IMG_4368Sally spent the first year of her life on Simmons Farm, where I used to work.  She had several friends there including Jack, the Simmon’s border collie, and Larry and PeeWee, Mis’s two miniature dachshunds.  Sally then moved up to Providence where she and I lived at different locations until moving to Scituate in 2011.  Starting Big Train Farm in 2008, Sally spent virtually everyday with me on the farm.  Whilst living on the west end we would make visits to a dog park behind Bell Street Chapel.  Through Sally I met Ray Perrault at the park.  He recommended I host my CSA program at Eddy Hall in Bell Street Chapel, which I’ve done since 2009.  Ironically I was guest minister at Bell Street (at Ray’s request) last weekend (Dec 2nd, 2018) where I was able to give Sally a small tribute for bringing BSC into my life.  The next day Mindy and I put her down at Scituate Animal Hospital.

IMG_2132Through her long career with Big Train Farm I always wrote off her expenses on my taxes.  She was a huge help to my farming career in practical support and emotional support.  She was in charge of pest control of which she performed honorably and faithfully.  She was also my Moral Booster in Chief and tasked with welcoming people to the farm and making people feel comfortable there.  I will never be able to live up to or replicate the warmth and generosity that Sally could provide to people so easily.  Her gentle nature and joyful charisma was experienced by so many people who have visited or worked on the farm with us.  These are some of her irreplaceable virtues that we will deeply miss.

IMG_2137Dogs provide a consistency to our lives that I’m not sure any other creature can.  Dogs, although adaptable through training, are who they are and offer a predictability that we can’t expect from people.  Loyalty is a term used to describe dogs and it’s true that many dogs are loyal in the sense that they are attached to their owners.  But dogs are also loyal in their character and, even more profound, so forgiving of our own lack there of.  Sally has seen me at my worst and at my best but she never wavered in her consistency.  I know that kind of character is very special and I concede that despite all the training Sally endured with me she was good already in her heart.

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We put up with a lot together.  After popping two vertebrae in her back she went through major surgery in 2013 which severed the nerves that controlled her bladder and her colon.   It was my duty to squeeze this fifty pound dogs bladder three or four times a day for the last five years.  Bent over the toilet with her tail bobbing a few inches from my face I would lift her up and squeeze below her rib cage to push out as much urine as I could and, if lucky, a few stubborn turds as well.  Luckily Sally was able to regain her mobility after surgery but she was never the same afterwards.  The little dog who used to be able to jump from a standstill into the open window of my Silverado now had to be carried up and down our narrow staircase at our apartment in Scituate.



IMG_2145With the acquisition of our new property in Chepachet Mindy and I had always looked forward to having a comfortable place for Sally to spend the remaining years of her life.  Having a one-story house allowed us to open the front door and let her out without having to navigate the formidable stairs of our apartment.  At our wedding my friend Jim looked around and said: “It looks like Sally finally made it to the promised land.”  It was really satisfying to be able to have her here, on the new farm, for nearly a whole year.  She got to lounge on the hot days in an air conditioned room that Mindy set up for her, and was always able to check-out whenever she wanted to.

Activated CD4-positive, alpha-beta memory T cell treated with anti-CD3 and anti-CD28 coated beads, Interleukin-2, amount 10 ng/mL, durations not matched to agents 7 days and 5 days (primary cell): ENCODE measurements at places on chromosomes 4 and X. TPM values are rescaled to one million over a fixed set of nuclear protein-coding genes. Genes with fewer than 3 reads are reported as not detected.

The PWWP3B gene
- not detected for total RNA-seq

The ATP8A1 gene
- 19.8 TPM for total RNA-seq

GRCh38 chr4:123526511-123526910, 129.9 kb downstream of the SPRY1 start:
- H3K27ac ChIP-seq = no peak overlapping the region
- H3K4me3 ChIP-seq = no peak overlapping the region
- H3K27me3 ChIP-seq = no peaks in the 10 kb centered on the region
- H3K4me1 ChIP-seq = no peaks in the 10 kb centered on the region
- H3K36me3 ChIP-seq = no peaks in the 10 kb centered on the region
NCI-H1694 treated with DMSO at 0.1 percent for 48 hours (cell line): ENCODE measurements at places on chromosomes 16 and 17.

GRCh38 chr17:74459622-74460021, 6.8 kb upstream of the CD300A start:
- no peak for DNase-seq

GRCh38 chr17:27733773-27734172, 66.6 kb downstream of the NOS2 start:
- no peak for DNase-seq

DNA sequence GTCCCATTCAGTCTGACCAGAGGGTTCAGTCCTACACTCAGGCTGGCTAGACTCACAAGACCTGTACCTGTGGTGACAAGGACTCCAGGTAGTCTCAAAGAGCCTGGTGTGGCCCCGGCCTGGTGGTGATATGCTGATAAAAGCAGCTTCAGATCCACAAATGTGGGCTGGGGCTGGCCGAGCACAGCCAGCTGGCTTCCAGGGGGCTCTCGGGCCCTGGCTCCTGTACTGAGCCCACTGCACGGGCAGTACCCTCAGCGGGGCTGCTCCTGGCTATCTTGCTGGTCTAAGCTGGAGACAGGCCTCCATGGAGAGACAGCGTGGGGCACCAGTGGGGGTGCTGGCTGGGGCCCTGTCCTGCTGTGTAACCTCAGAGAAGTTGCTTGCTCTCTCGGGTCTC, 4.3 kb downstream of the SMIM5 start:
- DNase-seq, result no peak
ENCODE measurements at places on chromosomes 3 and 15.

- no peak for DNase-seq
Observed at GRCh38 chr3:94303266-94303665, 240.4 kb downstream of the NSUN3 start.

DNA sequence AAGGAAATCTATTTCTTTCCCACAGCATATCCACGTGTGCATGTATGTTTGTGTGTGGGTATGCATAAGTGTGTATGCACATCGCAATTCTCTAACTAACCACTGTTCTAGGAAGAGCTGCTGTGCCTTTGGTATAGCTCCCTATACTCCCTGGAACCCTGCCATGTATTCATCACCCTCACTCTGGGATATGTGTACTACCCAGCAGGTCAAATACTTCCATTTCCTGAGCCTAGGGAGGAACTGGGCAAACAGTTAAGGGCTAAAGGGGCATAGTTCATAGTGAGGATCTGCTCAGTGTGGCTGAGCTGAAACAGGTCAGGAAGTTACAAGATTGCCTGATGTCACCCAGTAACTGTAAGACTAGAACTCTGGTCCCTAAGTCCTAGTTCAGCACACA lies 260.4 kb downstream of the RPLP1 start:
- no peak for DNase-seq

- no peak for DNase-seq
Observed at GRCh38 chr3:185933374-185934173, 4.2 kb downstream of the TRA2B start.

IMG_2131As always I feel very lucky to have a community to share these kind of things with.  So many of you who knew Sally have been inspired by her.  Some of you have sought out dogs that remind you of her.  Some of you have worked with her and some of you have traveled with her.  Many of you have enjoyed pictures posted on the blog or through Mindy’s instagram accounts.  I’m sad to report that she will not be with us for the trials ahead but she will always inspire me to be a better person even though she holds up an unobtainable bar.

Captain Call’s memorial to Joshua Deets:

“Served with me 30 years. Fought in 21 engagements with the Commanche and the Kiowa. Cherful in all weathers, never sherked at task. Splendid behavior”





Big Crossroads Train RI

IMG_2128This post is intended as a big THANK YOU to our CSA customers who gave a little extra money (and sometimes a lot extra!) on top of their CSA Shares in order to support Crossroads RI.

Crossroads operates their kitchen with a very tight budget that is supplemented with crucial donations.  A typical problem for the cooks is not being able to anticipate what is going to be coming through the door on any given week (as far as ingredients are concerned).  With your donation we were able to communicate with David, the head chef at CRRI, and allow him time to look over, plan, and shop from our produce lists every week like we would with any other restaurant or grocer.  Also, since the product was paid for by CSA members, CRRI received top shelf quality stuff for their clients.

We raised $1,200 and added 10% to each order for a total of $1,320 worth of produce in 2018.

We got a lot of positive feedback from the kitchen and will be excited to try this again next year.  For now, let us just say Thank You for your kind support of this important organization and our farm.